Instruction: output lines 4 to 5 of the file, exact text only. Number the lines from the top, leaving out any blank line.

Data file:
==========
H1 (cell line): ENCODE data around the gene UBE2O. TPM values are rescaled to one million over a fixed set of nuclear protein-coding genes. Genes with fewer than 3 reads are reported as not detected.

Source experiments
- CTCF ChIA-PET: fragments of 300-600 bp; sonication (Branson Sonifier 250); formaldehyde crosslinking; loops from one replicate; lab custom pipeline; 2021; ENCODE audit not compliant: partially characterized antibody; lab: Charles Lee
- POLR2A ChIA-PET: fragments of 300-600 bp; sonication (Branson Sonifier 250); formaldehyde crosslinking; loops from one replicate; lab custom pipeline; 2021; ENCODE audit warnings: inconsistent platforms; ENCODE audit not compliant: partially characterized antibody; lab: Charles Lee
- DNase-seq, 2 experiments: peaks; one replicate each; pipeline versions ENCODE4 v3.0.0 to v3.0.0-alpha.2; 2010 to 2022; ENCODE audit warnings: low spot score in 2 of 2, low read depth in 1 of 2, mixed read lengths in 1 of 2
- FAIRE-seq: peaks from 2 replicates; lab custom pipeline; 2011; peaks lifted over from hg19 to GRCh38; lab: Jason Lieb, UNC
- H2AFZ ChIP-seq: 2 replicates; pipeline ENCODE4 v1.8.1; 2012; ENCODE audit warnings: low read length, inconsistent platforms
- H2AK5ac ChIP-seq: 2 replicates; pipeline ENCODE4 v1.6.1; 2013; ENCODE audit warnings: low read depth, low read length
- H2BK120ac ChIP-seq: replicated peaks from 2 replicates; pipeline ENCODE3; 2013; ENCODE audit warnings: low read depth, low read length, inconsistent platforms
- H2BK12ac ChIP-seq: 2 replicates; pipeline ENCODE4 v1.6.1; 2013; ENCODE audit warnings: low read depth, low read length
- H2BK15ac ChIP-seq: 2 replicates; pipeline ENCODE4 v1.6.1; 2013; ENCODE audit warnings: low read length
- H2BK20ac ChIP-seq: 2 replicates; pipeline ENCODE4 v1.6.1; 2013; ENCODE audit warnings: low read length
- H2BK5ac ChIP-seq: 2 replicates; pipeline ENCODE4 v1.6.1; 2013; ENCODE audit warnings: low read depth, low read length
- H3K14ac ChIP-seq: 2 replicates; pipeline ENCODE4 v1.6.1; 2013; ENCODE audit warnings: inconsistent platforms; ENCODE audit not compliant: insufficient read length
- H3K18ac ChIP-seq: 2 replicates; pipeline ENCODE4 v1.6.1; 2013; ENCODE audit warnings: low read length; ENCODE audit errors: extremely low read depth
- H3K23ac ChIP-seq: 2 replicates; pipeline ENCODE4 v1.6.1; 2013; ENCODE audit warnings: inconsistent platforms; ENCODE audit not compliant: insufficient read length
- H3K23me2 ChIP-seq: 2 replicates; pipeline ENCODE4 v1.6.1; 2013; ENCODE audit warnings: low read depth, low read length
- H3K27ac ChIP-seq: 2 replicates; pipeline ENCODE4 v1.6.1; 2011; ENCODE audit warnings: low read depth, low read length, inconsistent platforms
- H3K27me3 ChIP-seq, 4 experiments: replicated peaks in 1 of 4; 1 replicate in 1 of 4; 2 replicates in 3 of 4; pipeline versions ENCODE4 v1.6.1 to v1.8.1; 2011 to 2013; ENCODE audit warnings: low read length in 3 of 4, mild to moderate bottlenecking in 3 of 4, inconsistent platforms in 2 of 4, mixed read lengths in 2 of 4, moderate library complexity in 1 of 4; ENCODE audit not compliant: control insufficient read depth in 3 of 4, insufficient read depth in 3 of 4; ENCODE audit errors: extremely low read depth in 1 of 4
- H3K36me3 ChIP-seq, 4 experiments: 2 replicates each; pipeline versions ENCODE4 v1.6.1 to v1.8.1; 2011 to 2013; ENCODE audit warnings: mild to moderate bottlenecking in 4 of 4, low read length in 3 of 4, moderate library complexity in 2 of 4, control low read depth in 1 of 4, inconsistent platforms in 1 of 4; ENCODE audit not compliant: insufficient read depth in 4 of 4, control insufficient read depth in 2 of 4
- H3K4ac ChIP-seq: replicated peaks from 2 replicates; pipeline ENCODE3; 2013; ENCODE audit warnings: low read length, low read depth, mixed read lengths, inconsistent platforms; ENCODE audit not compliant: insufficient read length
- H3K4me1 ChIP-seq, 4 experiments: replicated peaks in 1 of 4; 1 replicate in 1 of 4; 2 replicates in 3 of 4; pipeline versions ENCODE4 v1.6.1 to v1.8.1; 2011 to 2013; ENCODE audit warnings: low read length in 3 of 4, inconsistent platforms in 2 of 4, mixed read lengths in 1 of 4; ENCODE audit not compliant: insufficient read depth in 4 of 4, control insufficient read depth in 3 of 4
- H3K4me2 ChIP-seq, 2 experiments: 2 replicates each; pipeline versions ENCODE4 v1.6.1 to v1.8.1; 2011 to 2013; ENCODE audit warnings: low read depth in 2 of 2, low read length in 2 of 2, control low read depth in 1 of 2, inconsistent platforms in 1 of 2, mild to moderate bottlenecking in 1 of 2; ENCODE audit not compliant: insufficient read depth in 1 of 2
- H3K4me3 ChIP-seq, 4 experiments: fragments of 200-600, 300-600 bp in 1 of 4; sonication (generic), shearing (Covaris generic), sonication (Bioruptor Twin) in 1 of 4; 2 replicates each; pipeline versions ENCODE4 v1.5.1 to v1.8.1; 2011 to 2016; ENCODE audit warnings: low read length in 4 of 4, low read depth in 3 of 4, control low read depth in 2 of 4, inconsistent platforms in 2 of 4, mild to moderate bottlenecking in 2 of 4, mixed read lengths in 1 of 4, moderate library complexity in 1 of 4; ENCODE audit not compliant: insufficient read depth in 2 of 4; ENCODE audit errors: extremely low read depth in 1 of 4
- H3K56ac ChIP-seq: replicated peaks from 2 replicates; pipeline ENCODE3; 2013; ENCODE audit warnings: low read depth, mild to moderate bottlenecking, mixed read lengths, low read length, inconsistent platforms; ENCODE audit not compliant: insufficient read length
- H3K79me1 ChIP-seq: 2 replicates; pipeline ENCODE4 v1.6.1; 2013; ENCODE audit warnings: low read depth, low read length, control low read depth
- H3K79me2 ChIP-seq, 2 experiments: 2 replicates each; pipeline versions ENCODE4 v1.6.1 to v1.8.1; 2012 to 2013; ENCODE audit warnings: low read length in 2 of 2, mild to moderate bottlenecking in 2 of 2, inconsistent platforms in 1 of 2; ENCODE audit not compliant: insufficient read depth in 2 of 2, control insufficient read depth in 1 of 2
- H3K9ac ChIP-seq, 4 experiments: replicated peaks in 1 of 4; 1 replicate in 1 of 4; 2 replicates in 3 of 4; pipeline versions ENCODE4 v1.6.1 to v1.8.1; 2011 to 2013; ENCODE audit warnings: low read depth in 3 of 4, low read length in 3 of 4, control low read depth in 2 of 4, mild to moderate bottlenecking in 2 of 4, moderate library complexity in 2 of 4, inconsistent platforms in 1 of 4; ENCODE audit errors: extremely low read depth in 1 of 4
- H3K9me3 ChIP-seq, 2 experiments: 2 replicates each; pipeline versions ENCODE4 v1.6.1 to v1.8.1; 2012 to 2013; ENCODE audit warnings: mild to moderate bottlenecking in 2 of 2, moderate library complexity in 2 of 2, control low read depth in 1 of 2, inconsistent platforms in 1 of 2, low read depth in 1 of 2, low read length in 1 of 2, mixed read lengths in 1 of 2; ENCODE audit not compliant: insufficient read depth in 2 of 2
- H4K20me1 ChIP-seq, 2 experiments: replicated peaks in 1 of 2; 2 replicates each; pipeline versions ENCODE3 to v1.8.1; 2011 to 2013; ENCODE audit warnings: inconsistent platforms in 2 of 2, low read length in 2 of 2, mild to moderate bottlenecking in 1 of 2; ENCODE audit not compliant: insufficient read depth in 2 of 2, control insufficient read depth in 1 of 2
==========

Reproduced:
- POLR2A ChIA-PET: fragments of 300-600 bp; sonication (Branson Sonifier 250); formaldehyde crosslinking; loops from one replicate; lab custom pipeline; 2021; ENCODE audit warnings: inconsistent platforms; ENCODE audit not compliant: partially characterized antibody; lab: Charles Lee
- DNase-seq, 2 experiments: peaks; one replicate each; pipeline versions ENCODE4 v3.0.0 to v3.0.0-alpha.2; 2010 to 2022; ENCODE audit warnings: low spot score in 2 of 2, low read depth in 1 of 2, mixed read lengths in 1 of 2